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‘Secrecy’ fears as Ludlow taxpayers face huge bill
A METER is running for council tax payers in Ludlow who face having to cover a massive unexpected bill.
This week the Advertiser can reveal that Ludlow Town Council – caught up in a new secrecy row – is likely to try and reach an out-of-court settlement with its town clerk who leaves at the end of the month.
Advice to the council suggests that Veronica Calderbank would have a case if she took the authority to tribunal for unfair dismissal.
The Advertiser understands that, while the case is not open and shut, the guidance suggests that she could expect a payout of about £80,000 and that it would be better to try to settle out of court.
As exclusively revealed by the Advertiser in July, Mrs Calderbank resigned as town clerk at the end of June in controversial circumstances involving allegations of bullying.
It has been confirmed that the town council has so far paid about £2,500 in fees to Lanyon Bowdler, a firm of solicitors based on Ludlow Eco Park.
Now the town council has also appointed employment law specialists Peninsula on an annual retainer.
These latest twists to an already acrimonious issue come as concern grows about how the council conducts its affairs, along with calls for more openness and accountability.
A council meeting last week was conducted almost entirely in secret session.
Deputy town clerk Gina Wilding said that the meeting was staged behind closed doors as it related to staffing issues, although one of the agenda items concerned Ludlow Market.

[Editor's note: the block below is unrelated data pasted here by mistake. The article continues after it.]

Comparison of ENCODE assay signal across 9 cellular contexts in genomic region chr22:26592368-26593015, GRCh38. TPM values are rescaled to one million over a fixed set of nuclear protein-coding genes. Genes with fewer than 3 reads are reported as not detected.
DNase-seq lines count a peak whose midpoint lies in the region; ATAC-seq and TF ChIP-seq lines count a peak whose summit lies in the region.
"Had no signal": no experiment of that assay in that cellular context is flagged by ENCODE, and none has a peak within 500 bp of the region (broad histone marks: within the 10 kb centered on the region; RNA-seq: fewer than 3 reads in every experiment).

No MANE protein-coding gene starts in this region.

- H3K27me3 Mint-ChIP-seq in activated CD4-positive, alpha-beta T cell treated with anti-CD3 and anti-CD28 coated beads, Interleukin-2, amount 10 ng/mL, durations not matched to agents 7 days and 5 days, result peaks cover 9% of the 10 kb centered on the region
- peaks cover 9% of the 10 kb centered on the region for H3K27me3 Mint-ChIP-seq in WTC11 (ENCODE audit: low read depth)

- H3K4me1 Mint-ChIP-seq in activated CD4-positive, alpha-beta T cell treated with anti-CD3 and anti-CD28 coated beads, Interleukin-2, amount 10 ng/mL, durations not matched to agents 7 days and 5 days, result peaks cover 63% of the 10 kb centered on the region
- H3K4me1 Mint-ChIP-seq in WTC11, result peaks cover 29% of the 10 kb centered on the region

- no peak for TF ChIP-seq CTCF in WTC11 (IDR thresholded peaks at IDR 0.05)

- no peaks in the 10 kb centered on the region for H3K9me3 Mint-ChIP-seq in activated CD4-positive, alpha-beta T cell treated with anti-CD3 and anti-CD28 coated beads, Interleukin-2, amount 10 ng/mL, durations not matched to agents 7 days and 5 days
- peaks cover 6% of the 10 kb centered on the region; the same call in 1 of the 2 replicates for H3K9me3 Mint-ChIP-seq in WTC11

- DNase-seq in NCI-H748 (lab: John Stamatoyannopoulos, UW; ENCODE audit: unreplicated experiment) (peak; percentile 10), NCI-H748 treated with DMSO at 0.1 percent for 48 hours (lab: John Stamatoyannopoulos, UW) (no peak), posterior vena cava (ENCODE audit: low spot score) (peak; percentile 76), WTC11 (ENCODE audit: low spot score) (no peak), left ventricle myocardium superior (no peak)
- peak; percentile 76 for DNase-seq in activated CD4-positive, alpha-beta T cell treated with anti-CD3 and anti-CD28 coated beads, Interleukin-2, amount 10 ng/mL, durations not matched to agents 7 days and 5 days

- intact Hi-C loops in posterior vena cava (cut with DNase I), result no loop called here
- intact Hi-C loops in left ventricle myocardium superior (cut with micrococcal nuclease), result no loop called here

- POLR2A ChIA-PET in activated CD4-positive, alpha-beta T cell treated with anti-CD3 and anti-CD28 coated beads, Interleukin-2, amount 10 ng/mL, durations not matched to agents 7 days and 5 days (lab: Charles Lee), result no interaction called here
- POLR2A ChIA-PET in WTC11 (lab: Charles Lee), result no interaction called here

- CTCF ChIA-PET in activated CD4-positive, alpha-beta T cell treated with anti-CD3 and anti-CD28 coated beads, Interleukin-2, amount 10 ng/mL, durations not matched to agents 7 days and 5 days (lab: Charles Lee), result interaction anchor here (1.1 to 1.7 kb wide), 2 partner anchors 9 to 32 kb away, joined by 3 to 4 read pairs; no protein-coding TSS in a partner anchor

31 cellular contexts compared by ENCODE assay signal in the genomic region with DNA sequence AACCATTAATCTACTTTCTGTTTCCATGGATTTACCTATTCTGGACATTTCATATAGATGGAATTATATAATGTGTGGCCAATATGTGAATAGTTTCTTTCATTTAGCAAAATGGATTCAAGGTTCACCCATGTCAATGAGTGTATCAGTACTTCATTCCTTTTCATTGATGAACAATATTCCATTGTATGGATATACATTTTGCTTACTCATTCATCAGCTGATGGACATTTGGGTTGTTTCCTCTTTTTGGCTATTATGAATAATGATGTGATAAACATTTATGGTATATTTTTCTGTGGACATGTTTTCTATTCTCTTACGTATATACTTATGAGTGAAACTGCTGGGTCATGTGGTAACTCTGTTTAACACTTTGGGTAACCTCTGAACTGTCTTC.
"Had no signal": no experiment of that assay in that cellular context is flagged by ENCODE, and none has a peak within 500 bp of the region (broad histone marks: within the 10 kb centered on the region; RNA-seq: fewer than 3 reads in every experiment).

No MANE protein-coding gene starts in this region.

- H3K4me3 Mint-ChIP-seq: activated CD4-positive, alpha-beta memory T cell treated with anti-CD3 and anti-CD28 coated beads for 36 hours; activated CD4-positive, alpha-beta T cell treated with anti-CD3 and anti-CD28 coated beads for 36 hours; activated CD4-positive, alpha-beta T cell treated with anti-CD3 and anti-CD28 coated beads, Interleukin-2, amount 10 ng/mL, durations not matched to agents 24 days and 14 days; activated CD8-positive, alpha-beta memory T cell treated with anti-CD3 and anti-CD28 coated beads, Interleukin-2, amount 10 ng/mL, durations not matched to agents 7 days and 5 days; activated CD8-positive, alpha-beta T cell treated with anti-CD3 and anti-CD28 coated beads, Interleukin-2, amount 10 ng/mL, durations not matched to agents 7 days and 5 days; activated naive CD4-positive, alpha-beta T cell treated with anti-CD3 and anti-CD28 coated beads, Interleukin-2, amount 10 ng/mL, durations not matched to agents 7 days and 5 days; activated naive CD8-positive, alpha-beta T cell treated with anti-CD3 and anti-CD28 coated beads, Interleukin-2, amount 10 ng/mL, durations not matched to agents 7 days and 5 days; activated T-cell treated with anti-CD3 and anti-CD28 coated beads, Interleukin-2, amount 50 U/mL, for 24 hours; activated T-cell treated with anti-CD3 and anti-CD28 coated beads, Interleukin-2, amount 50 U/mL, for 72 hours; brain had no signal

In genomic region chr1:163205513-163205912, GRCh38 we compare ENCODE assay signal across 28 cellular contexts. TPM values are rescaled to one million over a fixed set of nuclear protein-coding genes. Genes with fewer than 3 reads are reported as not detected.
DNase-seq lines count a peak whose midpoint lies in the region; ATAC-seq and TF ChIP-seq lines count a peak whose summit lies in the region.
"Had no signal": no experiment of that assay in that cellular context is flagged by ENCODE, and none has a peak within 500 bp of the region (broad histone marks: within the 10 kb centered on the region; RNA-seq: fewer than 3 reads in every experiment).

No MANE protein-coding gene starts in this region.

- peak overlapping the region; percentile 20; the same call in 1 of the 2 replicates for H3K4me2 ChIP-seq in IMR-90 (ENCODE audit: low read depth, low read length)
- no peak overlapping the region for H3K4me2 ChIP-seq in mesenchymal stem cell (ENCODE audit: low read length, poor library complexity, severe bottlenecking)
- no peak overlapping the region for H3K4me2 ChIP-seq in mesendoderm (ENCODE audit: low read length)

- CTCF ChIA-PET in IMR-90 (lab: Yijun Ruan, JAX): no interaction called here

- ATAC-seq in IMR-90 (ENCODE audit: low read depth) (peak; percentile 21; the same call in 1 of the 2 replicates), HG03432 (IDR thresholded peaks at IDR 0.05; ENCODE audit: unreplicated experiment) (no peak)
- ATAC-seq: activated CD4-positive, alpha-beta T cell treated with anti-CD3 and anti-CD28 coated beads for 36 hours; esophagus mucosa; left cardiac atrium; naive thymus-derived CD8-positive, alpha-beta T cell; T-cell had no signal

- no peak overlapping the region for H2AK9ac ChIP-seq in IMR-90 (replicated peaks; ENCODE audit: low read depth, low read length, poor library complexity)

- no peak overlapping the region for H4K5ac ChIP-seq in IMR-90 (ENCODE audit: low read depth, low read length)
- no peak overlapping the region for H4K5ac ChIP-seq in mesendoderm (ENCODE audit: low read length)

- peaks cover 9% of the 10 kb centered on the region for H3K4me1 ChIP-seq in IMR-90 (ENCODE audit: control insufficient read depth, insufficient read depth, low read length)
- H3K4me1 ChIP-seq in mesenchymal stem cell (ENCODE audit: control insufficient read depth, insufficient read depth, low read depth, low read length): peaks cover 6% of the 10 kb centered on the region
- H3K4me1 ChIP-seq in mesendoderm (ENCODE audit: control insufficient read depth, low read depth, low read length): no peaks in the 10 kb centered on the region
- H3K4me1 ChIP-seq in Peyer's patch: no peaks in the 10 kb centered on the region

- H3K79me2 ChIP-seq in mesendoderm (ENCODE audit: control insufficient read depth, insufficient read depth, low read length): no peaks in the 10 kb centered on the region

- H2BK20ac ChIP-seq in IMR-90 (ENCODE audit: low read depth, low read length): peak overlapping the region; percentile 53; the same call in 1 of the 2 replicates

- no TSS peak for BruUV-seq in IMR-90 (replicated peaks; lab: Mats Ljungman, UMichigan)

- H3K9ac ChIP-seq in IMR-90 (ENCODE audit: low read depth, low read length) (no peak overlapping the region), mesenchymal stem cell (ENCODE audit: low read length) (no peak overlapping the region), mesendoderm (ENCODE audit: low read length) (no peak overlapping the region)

Former town mayor Councillor Martin Taylor-Smith, who represents Ludlow South on Shropshire Council, said he was now very worried by the town council’s tendencies toward secret sessions.
“Private meetings should be the exception rather than the rule and only when matters of personal data or commercial confidentiality are concerned.
“Because the topic might be embarrassing to individual members or council officers is not a reason why the meeting should be private,” said Coun Taylor-Smith.
In the past month, councillors Susan McCormack and Jeffery Wilcox had minutes of a meeting earlier in the summer redacted, although they reflected an accurate account of what had been said and reported publicly.
Councillor Jennifer Leyton-Purrier said she had been “unhappy for a long time”
about how the council conducted its business.
“The town council is a public body and should be accountable. Too many decisions are made in secret behind closed doors,”